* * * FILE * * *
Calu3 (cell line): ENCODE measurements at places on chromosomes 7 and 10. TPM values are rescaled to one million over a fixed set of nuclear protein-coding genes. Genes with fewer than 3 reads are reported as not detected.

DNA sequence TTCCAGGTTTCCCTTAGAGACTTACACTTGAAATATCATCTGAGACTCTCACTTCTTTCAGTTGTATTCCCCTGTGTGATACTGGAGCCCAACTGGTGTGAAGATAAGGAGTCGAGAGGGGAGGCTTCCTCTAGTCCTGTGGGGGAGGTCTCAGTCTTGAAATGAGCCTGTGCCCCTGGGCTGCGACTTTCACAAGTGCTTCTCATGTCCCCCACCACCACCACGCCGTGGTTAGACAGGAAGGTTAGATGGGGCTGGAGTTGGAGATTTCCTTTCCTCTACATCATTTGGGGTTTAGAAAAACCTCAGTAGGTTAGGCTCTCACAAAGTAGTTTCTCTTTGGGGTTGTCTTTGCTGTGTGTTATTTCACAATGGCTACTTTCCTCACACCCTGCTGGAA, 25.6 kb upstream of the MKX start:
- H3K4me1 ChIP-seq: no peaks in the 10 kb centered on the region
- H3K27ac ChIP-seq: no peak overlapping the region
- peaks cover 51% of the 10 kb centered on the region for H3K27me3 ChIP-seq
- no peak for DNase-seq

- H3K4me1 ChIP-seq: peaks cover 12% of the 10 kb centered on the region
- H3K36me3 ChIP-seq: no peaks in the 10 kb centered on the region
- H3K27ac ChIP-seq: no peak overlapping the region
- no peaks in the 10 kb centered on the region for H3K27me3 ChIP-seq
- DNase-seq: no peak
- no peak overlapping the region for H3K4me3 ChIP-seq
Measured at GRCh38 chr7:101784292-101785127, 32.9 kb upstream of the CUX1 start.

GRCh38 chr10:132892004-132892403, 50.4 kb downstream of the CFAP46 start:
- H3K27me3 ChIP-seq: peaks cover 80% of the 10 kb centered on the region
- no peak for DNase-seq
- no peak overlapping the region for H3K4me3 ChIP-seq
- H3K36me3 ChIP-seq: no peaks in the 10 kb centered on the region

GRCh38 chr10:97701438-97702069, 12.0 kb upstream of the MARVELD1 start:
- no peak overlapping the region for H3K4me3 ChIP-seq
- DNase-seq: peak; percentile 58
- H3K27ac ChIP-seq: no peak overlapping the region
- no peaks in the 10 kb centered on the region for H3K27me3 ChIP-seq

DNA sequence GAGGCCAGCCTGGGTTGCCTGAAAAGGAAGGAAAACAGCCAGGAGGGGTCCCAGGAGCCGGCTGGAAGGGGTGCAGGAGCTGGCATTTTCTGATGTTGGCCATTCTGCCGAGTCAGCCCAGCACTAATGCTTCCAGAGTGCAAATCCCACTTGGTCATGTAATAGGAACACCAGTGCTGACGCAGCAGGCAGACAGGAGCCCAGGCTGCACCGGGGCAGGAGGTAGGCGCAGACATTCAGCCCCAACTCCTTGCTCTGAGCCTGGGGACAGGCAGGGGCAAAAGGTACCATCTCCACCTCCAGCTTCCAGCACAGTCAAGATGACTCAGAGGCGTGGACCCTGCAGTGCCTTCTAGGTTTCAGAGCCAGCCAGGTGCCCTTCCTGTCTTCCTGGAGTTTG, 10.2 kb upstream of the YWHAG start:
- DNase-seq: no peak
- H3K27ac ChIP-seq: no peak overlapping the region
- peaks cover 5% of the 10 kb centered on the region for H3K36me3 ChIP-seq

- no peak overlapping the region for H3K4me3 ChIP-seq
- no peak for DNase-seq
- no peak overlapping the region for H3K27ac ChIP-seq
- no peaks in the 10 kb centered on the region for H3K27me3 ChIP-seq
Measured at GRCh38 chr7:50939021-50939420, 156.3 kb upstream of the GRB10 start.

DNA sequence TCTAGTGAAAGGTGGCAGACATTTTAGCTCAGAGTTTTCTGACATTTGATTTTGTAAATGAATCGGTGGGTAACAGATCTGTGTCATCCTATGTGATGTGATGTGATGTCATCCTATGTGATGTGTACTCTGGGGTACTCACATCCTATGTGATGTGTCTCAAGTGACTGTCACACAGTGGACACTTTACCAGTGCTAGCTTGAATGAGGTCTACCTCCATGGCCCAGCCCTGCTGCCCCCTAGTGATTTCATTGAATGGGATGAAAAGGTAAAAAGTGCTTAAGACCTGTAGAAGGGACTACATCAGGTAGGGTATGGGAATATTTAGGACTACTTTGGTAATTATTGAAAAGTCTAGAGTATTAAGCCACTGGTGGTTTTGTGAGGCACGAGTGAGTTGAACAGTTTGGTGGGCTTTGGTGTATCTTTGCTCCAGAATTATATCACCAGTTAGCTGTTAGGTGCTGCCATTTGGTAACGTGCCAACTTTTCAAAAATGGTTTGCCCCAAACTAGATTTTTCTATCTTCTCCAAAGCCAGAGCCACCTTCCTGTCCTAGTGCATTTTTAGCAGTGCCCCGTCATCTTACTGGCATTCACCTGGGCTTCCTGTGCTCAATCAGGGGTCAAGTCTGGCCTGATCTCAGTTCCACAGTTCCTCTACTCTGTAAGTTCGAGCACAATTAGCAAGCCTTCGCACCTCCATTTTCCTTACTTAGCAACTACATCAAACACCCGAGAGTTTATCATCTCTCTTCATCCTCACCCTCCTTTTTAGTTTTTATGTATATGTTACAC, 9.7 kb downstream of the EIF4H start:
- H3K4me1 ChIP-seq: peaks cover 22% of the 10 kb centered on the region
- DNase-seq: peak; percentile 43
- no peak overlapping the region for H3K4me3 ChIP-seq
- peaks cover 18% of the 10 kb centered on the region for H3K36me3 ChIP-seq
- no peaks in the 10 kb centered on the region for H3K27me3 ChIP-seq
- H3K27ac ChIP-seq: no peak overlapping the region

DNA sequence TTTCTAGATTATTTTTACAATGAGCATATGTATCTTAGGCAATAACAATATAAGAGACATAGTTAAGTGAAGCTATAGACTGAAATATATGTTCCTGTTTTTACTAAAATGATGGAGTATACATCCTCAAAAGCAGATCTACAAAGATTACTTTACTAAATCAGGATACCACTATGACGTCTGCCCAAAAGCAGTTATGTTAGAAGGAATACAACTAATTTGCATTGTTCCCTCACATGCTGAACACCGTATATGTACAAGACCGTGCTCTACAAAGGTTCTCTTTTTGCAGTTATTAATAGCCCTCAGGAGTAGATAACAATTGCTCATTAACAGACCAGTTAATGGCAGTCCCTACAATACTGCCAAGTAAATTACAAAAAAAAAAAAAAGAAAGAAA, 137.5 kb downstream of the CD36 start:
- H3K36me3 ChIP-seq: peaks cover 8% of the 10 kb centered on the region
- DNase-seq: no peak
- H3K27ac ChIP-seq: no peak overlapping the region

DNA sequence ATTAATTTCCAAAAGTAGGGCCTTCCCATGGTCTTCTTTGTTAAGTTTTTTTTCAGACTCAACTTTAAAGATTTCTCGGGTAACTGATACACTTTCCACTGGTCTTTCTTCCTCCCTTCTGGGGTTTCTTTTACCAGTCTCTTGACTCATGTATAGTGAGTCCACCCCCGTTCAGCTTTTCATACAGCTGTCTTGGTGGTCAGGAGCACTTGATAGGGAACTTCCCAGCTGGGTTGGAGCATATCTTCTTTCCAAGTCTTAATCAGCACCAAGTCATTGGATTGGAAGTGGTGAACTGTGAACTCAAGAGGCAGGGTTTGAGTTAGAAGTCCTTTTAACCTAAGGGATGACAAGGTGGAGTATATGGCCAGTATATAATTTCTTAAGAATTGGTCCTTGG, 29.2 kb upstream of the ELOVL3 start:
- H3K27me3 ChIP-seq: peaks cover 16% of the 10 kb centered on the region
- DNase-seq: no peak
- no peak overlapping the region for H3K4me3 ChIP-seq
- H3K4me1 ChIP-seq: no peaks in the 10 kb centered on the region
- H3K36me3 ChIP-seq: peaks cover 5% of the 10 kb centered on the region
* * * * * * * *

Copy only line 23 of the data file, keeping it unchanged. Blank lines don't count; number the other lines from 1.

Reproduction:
- no peaks in the 10 kb centered on the region for H3K27me3 ChIP-seq